Evgeny Morozov over at Slate:
Of all the startups that launched last year, Fuzz is certainly one of the most intriguing and the most overlooked. Describing itself as a “people-powered radio” that is completely “robot-free,” Fuzz bucks the trend toward ever greater reliance on algorithms in discovering new music. Fuzz celebrates the role played by human DJs—regular users who are invited to upload their own music to the site in order to create and share their own “radio stations.”
The idea—or, perhaps, hope—behind Fuzz is that human curators can still deliver something that algorithms cannot; it aspires to be the opposite of Pandora, in which the algorithms do all the heavy lifting. As its founder, Jeff Yasuda, told Bloomberg News last September, “there’s a big need for a curated type of experience and just getting back to the belief that the most compelling recommendations come from a human being.”
But while Fuzz's launch attracted little attention, the growing role of algorithms in all stages of artistic production is becoming impossible to ignore. Most recently, this role was highlighted by Andrew Leonard, the technology critic for Salon, in an intriguing article about House of Cards, Netflix's first foray into original programming. The series' origin myth is by now well-known: Having studied its user logs, Netflix discovered that a remake of the British series of the same name could be a huge hit, especially if it also featured Kevin Spacey and was directed by David Fincher.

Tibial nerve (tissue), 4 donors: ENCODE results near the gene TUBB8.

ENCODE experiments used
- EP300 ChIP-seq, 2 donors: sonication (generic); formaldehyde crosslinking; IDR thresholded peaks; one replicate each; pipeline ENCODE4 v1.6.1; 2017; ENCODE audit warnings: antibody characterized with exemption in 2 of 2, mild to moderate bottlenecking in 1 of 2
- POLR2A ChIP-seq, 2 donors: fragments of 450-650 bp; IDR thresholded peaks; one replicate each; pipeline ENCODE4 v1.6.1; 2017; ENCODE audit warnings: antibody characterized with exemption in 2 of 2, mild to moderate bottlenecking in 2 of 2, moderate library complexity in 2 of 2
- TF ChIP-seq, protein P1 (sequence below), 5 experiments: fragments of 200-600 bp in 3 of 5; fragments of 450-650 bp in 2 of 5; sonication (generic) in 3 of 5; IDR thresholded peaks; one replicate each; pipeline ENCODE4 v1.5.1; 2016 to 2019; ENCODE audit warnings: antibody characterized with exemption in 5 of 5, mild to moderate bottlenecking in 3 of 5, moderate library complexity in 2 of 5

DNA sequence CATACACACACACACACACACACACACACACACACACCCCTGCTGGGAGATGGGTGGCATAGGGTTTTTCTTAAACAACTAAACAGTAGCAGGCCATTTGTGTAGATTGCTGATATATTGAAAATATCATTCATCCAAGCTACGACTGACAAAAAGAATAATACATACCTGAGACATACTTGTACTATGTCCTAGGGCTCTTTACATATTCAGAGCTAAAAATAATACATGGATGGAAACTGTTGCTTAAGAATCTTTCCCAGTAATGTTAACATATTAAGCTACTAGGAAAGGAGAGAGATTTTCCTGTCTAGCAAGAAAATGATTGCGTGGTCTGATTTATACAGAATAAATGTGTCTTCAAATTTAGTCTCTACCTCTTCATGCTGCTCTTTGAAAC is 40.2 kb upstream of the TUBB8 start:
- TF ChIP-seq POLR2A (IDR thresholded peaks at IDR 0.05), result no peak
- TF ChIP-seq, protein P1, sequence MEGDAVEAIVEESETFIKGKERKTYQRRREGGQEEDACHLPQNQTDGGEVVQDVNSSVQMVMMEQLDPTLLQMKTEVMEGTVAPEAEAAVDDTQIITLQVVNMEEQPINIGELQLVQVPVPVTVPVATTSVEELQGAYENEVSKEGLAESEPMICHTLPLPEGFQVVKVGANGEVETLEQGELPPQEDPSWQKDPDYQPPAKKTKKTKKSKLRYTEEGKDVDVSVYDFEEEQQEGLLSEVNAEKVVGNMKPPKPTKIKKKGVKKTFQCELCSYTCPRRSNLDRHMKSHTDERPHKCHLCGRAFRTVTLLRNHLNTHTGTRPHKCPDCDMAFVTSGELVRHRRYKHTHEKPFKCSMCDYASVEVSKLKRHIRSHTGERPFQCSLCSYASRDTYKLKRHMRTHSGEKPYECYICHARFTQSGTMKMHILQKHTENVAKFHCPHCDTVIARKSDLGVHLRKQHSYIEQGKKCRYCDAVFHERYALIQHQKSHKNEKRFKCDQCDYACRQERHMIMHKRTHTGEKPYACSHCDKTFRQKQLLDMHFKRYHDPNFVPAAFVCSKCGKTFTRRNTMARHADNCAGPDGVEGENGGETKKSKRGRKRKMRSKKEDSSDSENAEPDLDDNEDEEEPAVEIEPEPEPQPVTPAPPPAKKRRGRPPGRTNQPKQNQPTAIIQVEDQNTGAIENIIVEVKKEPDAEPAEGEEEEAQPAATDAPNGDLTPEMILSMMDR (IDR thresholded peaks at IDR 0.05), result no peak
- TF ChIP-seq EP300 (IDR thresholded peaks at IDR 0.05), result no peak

“Can the auteur survive in an age when computer algorithms are the ultimate focus group?” asked Leonard. He wondered how the massive amounts of data that Netflix has gathered while users were streaming the first season of the series—how many times did they click the pause button?—would affect future episodes.
Many other industries are facing similar questions. For example, Amazon, through its Kindle e-reader, collects vast troves of information about reading habits of its users: what books they finish and what books they don't; what sections they tend to skip and which they read most diligently; how often they look up certain words in the dictionary and underline passages. (Amazon is hardly alone here: Other e-book players are as guilty.)